Libertarianism (Latin: liber, "free") is a set of related political philosophies that uphold liberty as the highest political end. This includes emphasis on the primacy of individual liberty, political freedom, and voluntary association. It is an antonym of authoritarianism. Although libertarians share a skepticism of governmental authority, they diverge on the extent and character of their opposition. Certain schools of libertarian thought offer a range of views on how far the powers of government should be limited and others contend the state should [barely] exist at all. While minarchists propose a state limited in scope to preventing aggression, theft, breach of contract and fraud, [anarcho-capitalists] advocate its complete elimination as a political system. While some libertarians accept laissez-faire capitalism and private property rights, such as in land and natural resources, others oppose capitalism and private ownership of the means of production, instead advocating their common or cooperative ownership and management.
In the Stanford Encyclopedia of Philosophy, libertarianism is defined as the moral view that agents initially fully own themselves and have certain moral powers to acquire property rights in external things. Libertarian philosopher Roderick Long defines libertarianism as "any political position that advocates a radical redistribution of power from the coercive state to voluntary associations of free individuals", whether "voluntary association" takes the form of the free market or of communal co-operatives. In the United States, the term libertarianism is often used as a synonym for combined economic and cultural liberalism while outside that country there is a strong tendency to associate libertarianism with [anarcho-capitalism or other forms].
Anarcho-capitalism is a political philosophy that advocates stateless societies often defined as self-governed voluntary institutions, but that several authors have defined as more specific institutions based on non-hierarchical free associations. [This school of thought] holds the state to be undesirable, unnecessary, or harmful. While anti-statism is central, some argue that [anarcho-capitalism] entails opposing authority or hierarchical organisation in the conduct of human relations, including, but not limited to, the state system.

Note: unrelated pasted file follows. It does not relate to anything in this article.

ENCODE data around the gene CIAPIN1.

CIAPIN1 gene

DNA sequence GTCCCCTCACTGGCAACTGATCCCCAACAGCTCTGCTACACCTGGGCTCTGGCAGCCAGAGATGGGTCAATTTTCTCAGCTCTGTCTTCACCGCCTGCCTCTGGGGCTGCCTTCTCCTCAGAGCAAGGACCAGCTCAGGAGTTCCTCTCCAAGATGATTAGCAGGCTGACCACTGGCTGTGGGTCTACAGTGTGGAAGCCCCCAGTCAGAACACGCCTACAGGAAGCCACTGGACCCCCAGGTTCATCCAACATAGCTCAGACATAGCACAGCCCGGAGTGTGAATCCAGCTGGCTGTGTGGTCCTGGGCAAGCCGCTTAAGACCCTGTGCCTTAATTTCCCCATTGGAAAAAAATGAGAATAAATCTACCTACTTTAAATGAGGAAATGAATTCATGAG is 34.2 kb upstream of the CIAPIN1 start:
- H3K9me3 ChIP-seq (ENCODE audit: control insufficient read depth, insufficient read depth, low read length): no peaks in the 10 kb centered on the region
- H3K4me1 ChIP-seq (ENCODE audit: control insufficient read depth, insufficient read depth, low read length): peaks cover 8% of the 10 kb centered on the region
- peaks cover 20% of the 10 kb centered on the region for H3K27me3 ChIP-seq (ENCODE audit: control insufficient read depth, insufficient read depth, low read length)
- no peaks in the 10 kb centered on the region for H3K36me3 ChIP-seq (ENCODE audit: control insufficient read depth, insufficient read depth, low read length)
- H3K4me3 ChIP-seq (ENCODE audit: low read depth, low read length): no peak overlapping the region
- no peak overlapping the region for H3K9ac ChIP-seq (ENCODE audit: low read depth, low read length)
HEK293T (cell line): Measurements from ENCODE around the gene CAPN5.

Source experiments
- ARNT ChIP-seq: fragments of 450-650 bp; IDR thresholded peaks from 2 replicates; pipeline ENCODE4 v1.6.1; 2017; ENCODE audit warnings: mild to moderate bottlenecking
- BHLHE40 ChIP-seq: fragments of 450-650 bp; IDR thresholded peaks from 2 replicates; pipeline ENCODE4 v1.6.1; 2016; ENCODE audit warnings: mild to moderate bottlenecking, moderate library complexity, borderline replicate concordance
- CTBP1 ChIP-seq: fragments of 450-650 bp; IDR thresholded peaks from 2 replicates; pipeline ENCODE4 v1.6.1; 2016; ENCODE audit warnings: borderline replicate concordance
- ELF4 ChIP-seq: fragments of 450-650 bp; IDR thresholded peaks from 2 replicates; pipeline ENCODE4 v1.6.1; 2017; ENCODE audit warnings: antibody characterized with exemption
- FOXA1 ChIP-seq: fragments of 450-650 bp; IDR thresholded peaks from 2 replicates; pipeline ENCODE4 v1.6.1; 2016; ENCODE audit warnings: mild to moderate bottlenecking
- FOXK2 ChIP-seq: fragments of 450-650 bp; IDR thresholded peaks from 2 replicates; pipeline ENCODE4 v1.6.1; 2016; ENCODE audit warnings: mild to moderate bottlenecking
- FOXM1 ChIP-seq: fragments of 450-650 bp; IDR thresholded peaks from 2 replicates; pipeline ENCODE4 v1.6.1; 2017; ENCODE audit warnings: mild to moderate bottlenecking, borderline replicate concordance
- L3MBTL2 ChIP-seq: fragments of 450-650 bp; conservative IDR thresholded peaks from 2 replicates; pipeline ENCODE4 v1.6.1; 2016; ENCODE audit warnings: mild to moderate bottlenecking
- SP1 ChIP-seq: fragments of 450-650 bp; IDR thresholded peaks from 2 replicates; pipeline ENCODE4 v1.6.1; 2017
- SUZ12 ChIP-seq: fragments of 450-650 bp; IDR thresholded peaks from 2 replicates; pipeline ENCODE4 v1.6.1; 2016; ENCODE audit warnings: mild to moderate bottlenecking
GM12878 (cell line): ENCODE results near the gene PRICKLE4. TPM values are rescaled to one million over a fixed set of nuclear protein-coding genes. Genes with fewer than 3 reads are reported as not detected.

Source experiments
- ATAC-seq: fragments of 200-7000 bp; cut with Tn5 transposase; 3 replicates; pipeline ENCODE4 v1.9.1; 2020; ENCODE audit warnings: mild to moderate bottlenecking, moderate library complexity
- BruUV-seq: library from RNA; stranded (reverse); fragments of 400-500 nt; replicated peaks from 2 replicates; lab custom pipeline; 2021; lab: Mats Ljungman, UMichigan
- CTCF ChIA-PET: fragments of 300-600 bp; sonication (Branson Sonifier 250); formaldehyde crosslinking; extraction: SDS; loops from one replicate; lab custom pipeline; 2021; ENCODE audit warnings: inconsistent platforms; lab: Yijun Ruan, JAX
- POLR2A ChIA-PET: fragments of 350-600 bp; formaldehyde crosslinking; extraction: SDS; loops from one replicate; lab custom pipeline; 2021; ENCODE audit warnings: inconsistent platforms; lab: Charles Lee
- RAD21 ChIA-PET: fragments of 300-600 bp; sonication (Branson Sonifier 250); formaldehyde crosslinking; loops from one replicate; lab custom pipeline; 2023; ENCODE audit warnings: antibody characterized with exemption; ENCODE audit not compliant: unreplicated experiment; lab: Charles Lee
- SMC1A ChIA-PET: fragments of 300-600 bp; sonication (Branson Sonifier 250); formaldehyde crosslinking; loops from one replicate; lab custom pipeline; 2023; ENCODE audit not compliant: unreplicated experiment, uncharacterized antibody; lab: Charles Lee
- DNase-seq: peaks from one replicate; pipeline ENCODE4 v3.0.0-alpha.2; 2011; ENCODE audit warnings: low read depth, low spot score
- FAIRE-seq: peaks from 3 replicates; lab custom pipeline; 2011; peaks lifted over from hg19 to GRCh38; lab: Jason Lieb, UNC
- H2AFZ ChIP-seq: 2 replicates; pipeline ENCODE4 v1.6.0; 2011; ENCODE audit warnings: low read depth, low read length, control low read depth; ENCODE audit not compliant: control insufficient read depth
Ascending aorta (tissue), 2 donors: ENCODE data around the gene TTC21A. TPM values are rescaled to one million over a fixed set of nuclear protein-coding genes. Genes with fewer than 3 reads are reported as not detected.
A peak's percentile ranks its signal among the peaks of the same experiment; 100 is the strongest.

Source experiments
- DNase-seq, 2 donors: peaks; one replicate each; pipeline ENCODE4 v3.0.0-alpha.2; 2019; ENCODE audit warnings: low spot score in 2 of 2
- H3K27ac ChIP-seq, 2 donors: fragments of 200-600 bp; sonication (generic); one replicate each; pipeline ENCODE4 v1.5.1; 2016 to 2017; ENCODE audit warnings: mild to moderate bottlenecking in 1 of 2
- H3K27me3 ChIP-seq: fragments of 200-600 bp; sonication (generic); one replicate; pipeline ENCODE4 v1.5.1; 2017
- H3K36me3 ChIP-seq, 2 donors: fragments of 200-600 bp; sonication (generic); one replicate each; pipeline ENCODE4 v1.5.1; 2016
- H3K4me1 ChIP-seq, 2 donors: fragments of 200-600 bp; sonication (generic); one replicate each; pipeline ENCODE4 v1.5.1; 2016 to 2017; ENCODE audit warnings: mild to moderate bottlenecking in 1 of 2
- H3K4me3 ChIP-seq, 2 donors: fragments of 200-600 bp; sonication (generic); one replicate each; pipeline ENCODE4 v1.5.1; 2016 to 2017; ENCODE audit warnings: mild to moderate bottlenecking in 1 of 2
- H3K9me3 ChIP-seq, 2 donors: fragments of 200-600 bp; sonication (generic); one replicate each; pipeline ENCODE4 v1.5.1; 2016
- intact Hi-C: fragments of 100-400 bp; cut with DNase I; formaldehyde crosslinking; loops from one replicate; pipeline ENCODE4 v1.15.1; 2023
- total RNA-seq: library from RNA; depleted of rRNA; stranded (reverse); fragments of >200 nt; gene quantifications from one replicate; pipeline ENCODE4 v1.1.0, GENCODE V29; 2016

As a subtle and anti-dogmatic philosophy, [this] draws on many currents of thought and strategy. [It] does not offer a fixed body of doctrine from a single particular world view, instead fluxing and flowing as a philosophy. There are many types and traditions .. not all of which are mutually exclusive .. schools of thought can differ fundamentally, supporting anything from extreme individualism to complete collectivism [unfortunately]. Strains of [this] have often been divided into the categories of social and individualist .. or similar dual classifications.
Wiki Liberty Libertarianism [wikipedia.org]
Liberty in philosophy, involves free will as contrasted with determinism. In politics, liberty consists of the social and political freedoms guaranteed to all citizens. In theology, liberty is freedom from the bondage of sin.